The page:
(Beached or butchered) Whales and (science or drinking) trips

Some of you might be wondering why I named this blog “hvalreki” und what this even means. Hvalreki is – how fitting – Icelandic and means “beached whale”. Nowadays this word is used as a metaphor for “having unexpected luck”. Back in the old days, when Iceland was in a constant miserable situation and especially the winters were long and cold and generally hard to survive, it meant another month of food for a family if they were lucky to find a beached whale. I got inspired for it by Andri Snær Magnason, a great Icelandic author and journalist, who wrote a beautiful book I’d recommend everyone to read calledDreamland. I’ll tell you more about it another time.

Speaking of whales! Why don’t I tell you more about what Icelanders care about? Whaling, for instance. This is a tough topic and I will not tell you the whole story now. The Icelanders are in fact whaling at the moment, ignoring a ban from the International Whaling Commission, whose authority is not recognized in Iceland. And they talk a lot about it at least the Grapevine had articles about it in every issue that I’ve read so far. The authors are usually arguing against it. Whalers argue in favor of their business that it’s their “god given right” to whale, it’s been a tradition in Iceland for hundreds of years and it is an economic factor for the island. People against it are saying that it is cruel, Iceland can make money out of the whales way better with the whole whale watching industry and that there is no demand for whale meat. In fact the Icelanders are barely eating any whale meat nowadays; you can only find it in special restaurants. They usually try to ship it to Japan, what is getting harder though.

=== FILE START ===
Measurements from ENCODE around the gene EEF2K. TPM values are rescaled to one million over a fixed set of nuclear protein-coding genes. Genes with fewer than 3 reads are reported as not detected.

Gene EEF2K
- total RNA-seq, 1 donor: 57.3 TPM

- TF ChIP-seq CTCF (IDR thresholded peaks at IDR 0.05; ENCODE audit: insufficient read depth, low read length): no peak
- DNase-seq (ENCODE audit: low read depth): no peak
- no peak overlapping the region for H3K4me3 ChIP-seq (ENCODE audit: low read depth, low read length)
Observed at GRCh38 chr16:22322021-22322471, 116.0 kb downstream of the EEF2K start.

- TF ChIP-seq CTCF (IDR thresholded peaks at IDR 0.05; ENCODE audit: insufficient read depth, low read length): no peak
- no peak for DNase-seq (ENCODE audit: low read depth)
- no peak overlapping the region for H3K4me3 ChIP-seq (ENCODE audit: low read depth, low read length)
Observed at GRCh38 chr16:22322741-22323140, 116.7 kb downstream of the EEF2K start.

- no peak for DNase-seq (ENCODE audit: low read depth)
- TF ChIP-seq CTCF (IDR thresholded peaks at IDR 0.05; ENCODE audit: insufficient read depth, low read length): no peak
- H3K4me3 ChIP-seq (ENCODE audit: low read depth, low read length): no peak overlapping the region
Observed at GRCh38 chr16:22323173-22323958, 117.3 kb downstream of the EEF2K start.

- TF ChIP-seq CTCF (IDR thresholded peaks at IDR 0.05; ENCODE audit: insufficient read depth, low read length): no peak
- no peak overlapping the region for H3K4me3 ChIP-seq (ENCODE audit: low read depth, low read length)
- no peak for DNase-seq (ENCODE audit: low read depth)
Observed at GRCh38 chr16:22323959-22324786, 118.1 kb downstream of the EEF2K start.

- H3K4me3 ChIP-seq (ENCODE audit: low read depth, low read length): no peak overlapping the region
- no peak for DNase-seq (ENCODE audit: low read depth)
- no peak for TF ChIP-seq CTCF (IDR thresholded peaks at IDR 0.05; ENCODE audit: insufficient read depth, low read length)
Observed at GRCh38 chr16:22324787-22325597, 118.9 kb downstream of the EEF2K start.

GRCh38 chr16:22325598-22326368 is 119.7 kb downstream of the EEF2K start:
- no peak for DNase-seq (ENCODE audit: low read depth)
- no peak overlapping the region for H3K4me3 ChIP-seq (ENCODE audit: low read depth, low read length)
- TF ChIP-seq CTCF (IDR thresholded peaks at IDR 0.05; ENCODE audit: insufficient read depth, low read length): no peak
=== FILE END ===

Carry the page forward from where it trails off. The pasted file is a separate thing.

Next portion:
Yesterday I went out for drinks with an Icelander, working in the fishing industry and I met a friend of his, being a butcher at a whaling company. Of course, they were both rather in favor of whaling (oh, maybe I should mention that I might have finally found the magic to make Icelanders talkative – alcohol!). I find it funny, how international society keeps arguing against whaling, mainly saying it is so cruel – while, in fact, it is a really humane way of hunting. Guðni told me that when the whale gets harpooned and the harpoon intrudes into the whale at least 50cm an explosion is being triggered that essentially smashes the whole inside of a whale – its organs and bones. It is dead instantly. And it has lived its whole life in the ocean, how much more freedom can you have? And then I’m wondering why people are so much against whaling, when in fact they do not care about eating animals from intensive mass animal-farming who had a miserable life and death. Again this is a discussion with little sense of rationality; both sides are being quite emotional. The whalers, saying they have always been doing this and don’t get the – actually quite convincing – arguments against it. And the ones against it, whose first and last argument still usually is that it is “cruel” – pointing towards saying that whales are cute. Well, they are. But chickens, cows and piglets are as well. I asked Guðni and his friend if they could get me on a whaling boat. It would be a great opportunity to learn about this industry at first hand. But they said this is rather impossible, as it’s extremely dangerous. Shame, but let’s see, maybe I’ll make it anyways. Here some impressions from my first night out in Reykjavík – don’t they look like damn real Vikings?